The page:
DIAN Dispatch From Hawaii: After Slow Start, Network Is Humming
After more than a year of rumbling to life, the Dominantly Inherited Alzheimer’s Network (DIAN) has kicked into gear and is now enrolling research participants at a healthy clip. Here’s an update on how things are going, brought to you fresh from the lectern and hallway conversations in Honolulu. That’s where DIAN scientists and some family representatives met on 9 July 2010 for an all-day meeting in advance of the International Conference on Alzheimer’s Disease. DIAN leaders capped this internal meeting with an evening presentation of initial DIAN results to industry leaders, which formed part of their preparations for adding drug trials to the study as early as possible. “DIAN proved to be even more challenging to get underway than we anticipated,” said its principal investigator John Morris of Washington University, St. Louis, Missouri. “For example, it took a long time to get regulatory and cyclotron issues ironed out across the 10 DIAN performance sites, and because of these issues we had to add staff to help with the tremendous administrative efforts. But in the past few months, all sites have become operational and our enrollment rate is exceeding expectations.”
DIAN is a U.S./UK/Australian network of initially 10 research sites, whose investigators have banded together to offer the families with autosomal-dominant AD a two-pronged study tailor-made for them (DIAN-info.org). Primarily, the study aims to monitor the preclinical development of the disease biology 20 years earlier than a person’s estimated age of symptom onset by way of comprehensively tracking, side-by-side, all major biomarker candidates research has produced to date. It is a demanding study for participants, who have said time and again that what they really are hoping for are treatment studies. Therefore, DIAN has started a process of essentially wooing drug company researchers, who are themselves looking for a way forward amid a three-way tug of sensing a new opportunity, wanting to do the right thing, but being loathe to shoulder additional risk for a candidate drug into which they have invested many millions.
So what’s new? First, enrollment. Almost one-third into its funding period, DIAN has enrolled 90 participants as of 7 July 2010, currently adding about 15 per month for an expected 250 by next summer. Because only 32 people had joined by March 2010, the overall pace of enrollment is slower than originally anticipated. Why the sluggish start? For one, DIAN is highly complex. Not only does each site change its own local procedures to adhere to a centralized, uniform and intensive protocol, but also, IRB approval needs to be granted at each site. Every change and every important communication require coordination across three continents. “It’s an honor to be part of DIAN,” said Paul Aisen, who heads the ADCS in San Diego, a DIAN subcontractor. “But it involves lots of PIs in different time zones and a lot of data exchange, so the coordination effort is significant.”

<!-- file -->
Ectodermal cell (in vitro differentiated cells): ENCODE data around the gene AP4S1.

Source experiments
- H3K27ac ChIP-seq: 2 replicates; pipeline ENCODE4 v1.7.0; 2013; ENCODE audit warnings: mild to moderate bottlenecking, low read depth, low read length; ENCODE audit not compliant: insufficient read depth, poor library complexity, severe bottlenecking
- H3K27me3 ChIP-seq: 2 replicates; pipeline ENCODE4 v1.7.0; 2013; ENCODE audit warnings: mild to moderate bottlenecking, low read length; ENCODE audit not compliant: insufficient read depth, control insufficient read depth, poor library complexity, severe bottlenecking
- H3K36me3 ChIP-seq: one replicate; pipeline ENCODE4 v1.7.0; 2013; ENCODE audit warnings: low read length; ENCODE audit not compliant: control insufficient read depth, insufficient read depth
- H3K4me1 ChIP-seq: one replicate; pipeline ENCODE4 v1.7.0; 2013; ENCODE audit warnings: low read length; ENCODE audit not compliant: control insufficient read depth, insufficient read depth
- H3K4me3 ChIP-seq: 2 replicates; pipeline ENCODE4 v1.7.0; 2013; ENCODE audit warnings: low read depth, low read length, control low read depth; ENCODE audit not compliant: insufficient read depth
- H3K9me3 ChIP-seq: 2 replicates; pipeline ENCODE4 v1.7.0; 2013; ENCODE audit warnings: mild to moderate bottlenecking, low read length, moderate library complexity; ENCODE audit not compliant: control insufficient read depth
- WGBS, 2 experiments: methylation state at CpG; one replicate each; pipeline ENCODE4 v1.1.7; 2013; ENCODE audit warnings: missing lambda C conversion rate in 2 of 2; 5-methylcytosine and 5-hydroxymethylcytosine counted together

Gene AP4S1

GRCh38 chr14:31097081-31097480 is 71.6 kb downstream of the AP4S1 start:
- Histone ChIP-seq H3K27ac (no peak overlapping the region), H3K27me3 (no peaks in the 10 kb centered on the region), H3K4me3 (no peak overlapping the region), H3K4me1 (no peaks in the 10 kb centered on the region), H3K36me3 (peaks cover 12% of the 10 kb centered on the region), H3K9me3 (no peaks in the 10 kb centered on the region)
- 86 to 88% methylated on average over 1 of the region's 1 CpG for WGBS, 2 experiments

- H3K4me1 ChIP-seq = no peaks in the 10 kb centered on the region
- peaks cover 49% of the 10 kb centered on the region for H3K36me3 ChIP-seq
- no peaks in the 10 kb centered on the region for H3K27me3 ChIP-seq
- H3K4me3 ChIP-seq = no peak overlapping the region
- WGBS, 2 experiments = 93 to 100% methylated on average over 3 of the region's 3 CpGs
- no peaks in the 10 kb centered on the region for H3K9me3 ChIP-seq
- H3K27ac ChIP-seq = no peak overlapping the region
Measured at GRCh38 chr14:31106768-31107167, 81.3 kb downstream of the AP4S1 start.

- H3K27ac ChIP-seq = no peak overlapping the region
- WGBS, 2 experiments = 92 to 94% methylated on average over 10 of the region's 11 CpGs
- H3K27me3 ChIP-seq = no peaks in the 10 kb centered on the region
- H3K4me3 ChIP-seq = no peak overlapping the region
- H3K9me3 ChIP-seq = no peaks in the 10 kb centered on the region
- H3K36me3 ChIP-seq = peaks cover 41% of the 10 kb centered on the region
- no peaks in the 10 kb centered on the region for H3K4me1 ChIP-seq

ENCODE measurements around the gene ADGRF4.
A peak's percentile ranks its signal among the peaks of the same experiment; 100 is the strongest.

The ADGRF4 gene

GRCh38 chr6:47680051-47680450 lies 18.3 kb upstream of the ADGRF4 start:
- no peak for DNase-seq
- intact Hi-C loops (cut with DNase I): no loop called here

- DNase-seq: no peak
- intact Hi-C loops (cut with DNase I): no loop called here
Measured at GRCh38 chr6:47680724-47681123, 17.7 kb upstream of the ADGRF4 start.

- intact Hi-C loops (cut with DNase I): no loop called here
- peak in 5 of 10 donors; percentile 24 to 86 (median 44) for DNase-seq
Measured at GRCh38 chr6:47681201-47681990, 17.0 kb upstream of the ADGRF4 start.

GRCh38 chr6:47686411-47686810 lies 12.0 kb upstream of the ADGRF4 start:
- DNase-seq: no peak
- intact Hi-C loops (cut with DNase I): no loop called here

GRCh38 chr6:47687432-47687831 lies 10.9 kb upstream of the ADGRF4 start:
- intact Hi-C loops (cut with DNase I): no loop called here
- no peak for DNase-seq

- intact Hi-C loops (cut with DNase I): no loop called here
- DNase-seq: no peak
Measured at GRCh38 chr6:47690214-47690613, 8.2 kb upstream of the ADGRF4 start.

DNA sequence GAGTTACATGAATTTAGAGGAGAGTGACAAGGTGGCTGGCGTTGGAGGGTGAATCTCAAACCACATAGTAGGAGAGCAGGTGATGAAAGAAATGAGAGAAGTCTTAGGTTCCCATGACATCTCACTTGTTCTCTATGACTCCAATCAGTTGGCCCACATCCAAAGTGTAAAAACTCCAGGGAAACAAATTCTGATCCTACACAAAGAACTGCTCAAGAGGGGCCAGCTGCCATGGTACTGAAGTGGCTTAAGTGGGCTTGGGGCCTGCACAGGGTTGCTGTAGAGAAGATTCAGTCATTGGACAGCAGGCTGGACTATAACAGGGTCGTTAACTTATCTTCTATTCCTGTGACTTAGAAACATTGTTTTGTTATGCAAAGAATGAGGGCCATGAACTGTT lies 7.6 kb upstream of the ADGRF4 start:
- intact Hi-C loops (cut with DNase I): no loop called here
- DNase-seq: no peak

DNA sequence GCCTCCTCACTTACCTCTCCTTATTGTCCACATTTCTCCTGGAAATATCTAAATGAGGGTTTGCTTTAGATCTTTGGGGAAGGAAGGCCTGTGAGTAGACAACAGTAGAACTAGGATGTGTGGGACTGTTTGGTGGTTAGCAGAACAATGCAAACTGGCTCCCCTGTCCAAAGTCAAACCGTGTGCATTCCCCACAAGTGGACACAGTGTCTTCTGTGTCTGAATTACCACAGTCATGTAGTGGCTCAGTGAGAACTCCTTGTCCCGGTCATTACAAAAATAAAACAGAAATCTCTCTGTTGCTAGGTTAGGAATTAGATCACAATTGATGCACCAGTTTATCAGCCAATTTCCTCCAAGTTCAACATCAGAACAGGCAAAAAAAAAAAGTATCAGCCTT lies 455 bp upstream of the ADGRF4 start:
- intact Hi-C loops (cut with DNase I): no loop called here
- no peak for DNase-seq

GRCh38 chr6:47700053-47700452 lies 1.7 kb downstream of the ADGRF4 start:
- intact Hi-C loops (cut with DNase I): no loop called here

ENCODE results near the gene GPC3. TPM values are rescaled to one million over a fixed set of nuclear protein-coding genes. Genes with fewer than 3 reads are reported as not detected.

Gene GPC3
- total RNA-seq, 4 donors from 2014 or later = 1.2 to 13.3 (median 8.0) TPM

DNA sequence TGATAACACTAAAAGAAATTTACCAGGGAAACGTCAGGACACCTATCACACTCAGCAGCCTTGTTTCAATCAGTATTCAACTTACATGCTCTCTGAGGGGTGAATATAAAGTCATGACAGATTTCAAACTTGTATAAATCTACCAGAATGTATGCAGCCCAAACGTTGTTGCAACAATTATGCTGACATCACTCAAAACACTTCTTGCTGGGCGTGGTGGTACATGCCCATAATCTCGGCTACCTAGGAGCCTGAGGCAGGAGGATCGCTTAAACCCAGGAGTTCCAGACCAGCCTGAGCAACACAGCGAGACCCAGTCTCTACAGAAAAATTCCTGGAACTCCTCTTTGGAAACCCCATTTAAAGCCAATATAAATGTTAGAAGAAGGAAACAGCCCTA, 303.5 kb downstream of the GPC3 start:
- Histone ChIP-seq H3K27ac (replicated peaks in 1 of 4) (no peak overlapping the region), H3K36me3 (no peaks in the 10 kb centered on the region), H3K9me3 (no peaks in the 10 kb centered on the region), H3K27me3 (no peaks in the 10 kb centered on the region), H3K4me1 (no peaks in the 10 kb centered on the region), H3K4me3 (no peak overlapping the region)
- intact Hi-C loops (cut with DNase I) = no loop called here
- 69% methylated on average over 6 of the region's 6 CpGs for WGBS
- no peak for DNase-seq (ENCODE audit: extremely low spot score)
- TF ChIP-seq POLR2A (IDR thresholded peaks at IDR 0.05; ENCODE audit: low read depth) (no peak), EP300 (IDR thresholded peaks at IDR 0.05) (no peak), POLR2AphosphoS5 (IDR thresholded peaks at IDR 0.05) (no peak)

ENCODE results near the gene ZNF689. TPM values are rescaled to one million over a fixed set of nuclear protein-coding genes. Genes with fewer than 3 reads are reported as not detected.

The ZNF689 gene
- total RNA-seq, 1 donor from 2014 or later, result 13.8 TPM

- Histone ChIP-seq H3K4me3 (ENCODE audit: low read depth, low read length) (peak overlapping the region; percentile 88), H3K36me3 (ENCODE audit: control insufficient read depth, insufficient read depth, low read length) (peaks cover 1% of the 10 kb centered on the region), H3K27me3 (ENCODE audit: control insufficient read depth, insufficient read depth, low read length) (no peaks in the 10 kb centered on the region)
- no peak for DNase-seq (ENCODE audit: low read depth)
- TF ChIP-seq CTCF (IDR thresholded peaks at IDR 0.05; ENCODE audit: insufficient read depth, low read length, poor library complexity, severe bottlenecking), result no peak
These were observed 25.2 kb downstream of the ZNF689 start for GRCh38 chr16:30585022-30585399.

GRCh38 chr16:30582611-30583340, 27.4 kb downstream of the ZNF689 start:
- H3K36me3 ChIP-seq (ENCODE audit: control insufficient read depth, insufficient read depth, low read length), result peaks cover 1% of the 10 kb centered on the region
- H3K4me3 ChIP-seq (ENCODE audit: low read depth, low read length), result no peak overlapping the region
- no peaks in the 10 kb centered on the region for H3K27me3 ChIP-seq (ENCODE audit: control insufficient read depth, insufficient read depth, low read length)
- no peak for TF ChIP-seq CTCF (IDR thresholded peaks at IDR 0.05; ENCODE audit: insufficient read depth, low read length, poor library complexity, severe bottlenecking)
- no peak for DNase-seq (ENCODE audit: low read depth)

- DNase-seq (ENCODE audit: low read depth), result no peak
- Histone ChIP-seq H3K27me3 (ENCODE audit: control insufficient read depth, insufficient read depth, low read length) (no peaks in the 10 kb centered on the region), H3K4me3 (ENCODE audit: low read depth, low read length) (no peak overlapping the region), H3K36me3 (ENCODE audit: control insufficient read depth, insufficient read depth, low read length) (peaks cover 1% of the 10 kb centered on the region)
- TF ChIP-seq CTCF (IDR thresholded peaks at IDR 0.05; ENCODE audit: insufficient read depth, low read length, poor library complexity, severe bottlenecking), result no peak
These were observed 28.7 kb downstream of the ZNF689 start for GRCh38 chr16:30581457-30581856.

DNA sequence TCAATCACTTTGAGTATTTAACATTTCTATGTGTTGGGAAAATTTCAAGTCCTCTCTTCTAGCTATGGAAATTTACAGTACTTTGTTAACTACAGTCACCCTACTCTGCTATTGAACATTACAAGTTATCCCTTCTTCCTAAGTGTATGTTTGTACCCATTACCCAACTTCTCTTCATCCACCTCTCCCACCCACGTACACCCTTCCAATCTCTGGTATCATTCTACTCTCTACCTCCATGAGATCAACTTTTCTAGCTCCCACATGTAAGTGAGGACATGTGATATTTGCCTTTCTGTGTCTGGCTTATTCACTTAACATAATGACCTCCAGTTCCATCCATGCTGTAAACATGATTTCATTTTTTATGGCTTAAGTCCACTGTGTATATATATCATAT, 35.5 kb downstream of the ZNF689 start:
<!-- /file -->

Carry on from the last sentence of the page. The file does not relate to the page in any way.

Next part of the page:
For another, technical problems outside DIAN’s control have cropped up. Because the cyclotron (an expensive instrument that makes the radiochemical needed for amyloid imaging in DIAN) servicing the Boston and Providence sites is being replaced, no PET scans have been done there since last October, and the New York City site cyclotron went offline for repairs after an audit. This has slowed these sites down, and in response, DIAN participants may now undergo PET scanning at the Washington University site.
On the upside, however, enrollment has picked up speed since the spring. Moreover, the network is considering expansion from 10 sites to 11 by adding the University of Pittsburgh Medical School led by William Klunk. The Pittsburgh group has been studying approximately 20 carriers of autosomal-dominant AD mutations for up to seven years already through their Alzheimer’s Disease Research Center. Discussions are underway to determine how at least some of them can join the more extensive DIAN protocol if they wish to do so. Newly recruited volunteers from Pittsburgh would also be offered the option to join DIAN. For example, a previously unknown family with autosomal-dominant AD approached Klunk following a local screening of the 2008 HBO special series on AD (for a segment with Klunk and Chet Mathis, see movie 8 in ARF Video Gallery). Sequencing confirmed a previously identified presenilin 1 mutation. This family, too, is interested in DIAN, Klunk said.